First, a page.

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Plato's republic shocked the world

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Plato's Republic shocked the world. Do you agree? The philosopher Plato lived from 488-348BC. He was Greek and an Athenian. Although he himself was of noble descent, in Athens, there was a democratic government. Plato himself despised democracy - it had been a mentor that had executed his mentor, Socrates. He describes it in the Republic as a 'great beast'. As he sees democratic society as being imperfect, 'it's an agreeable anarchic form of society, with plenty of variety, which treats all men as equal, whether they are equal or not'1, Plato seeks to find a perfect society. This happens in the Republic - represented as a dialogue through Socrates (acting as Plato's mouthpiece) and others. The Republic begins with a discussion whether it is better to be just, but appear unjust or be just, but appear just. This develops into a discussion on the nature of justice and whether it can be found in the big (the community), in order to be seen in the small (the individual). ...read more.


Many commentators have come to forward the idea it was Plato's intention to express his ideas only partially, with the full interpretation only open to a few. However, most commentators argue that Platonic Philosophy cannot be fully appreciated if read, alone. It has to be engaged with - the Republic is a dialogue after all, 'Plato felt that philosophy was more a matter of an activity than one of absorbing or learning a static body of doctrine'5. Another feature pointing to the Republic, as being a book that shocked the world, is the vast amount of commentary, whether supportive or in disagreement, that it has received. It has been commented, that 'the history of readings of the book is itself an academic discipline'6. This importance is shown further as 'for centuries it has been the one compulsory subject in the philosophy syllabus'7. Not all commentaries of the Republic are positive. Francis Bacon sees Plato's work as an example of 'premature and precipitate haste'. He goes on to say, 'The disputatious and sophistical kind of philosophy catches the understanding in a trap, but the other kind, the fantastic, high-blown, semi-poetic philosophy seduces it.'8. ...read more.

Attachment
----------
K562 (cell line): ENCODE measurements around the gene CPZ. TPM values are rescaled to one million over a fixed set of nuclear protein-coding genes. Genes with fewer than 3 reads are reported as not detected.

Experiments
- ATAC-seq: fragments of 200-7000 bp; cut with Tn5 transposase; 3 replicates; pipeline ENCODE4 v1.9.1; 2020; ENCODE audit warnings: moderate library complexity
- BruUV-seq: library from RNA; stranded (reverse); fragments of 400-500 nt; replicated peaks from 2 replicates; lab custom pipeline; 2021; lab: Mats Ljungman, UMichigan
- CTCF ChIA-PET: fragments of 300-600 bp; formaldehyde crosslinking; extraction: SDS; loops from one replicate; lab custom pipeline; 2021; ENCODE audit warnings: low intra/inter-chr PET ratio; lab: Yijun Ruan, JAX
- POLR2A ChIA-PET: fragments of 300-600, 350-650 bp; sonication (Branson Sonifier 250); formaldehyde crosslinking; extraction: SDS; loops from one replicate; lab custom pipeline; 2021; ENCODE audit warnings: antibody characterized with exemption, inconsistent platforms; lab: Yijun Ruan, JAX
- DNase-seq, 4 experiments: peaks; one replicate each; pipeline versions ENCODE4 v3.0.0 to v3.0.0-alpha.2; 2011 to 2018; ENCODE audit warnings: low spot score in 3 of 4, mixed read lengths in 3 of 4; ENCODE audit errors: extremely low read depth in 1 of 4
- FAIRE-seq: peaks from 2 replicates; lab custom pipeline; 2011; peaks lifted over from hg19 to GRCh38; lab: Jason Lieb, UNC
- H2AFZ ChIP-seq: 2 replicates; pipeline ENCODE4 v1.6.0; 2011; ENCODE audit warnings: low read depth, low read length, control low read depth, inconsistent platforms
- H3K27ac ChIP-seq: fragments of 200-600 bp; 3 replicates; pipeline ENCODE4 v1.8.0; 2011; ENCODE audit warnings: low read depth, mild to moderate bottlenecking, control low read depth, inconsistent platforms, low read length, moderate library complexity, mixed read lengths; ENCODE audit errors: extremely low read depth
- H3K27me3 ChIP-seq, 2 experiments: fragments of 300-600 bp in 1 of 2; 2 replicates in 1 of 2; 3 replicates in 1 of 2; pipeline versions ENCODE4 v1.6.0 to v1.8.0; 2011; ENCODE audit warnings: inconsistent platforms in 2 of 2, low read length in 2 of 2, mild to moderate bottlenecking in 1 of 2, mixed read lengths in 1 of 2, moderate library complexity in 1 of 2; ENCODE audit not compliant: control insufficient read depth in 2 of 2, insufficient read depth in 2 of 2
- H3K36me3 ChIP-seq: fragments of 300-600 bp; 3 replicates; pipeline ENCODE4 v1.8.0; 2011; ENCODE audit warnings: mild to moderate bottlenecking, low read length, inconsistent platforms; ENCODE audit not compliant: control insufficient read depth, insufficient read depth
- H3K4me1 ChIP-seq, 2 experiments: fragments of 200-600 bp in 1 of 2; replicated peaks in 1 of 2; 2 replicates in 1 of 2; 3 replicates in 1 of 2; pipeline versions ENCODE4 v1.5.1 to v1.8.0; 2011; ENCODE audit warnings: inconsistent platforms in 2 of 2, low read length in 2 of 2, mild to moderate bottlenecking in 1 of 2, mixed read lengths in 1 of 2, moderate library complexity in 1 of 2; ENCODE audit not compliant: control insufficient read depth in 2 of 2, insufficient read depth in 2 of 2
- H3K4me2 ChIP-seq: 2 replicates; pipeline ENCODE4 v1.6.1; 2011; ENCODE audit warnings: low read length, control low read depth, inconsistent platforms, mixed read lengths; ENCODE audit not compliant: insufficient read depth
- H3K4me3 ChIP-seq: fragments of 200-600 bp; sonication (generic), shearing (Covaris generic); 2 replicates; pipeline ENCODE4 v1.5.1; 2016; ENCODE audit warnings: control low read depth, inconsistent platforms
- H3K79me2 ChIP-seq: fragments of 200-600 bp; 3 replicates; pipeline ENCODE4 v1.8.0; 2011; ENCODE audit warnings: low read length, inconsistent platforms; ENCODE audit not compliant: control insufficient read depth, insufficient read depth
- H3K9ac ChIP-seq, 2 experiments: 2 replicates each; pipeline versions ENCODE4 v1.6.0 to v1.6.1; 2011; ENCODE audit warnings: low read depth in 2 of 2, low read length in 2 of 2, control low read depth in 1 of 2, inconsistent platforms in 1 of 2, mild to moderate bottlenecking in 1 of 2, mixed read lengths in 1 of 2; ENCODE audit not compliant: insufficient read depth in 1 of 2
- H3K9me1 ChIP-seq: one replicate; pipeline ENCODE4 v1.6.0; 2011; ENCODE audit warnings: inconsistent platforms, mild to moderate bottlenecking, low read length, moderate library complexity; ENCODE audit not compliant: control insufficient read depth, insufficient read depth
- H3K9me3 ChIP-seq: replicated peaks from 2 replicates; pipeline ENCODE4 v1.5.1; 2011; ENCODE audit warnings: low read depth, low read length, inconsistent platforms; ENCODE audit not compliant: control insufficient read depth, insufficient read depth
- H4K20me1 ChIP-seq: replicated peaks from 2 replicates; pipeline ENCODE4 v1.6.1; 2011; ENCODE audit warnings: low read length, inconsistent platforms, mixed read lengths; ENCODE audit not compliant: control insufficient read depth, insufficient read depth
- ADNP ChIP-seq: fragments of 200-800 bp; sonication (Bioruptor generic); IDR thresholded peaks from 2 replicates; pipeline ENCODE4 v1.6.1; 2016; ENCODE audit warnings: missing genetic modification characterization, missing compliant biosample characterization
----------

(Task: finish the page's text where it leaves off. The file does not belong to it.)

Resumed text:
It is in this sort of society, that Socrates may have been executed much more quickly than in the actual democratic one. Plato has turned the fictional Socrates of the Republic as a supporter of totalitarian Government. It is shocking, this contrast to the earlier, perhaps more historically accurate, Socrates - who was the amiable and patient character, to the Socrates that we are presented with now. It is this Socrates, which we can take as being a likeness of Plato himself - a bitter, democracy-hating, Aristocrat. Regardless of whether the argument is in praise of the Republic or in disapproval of it, there is no doubt that it deserves the argument. When the Republic was first written it was a radical text - it promoted a complete reformation of Society, it challenged the roles of society members and a redistribution of the balance of power. Today, the governments described are still so far away from their modern equivalent that they remain radical. The views on matters such as state-control and the restriction of personal liberty are still incredibly shocking today. It is for these reasons, that the Republic is a text which shook the world. ...read more.

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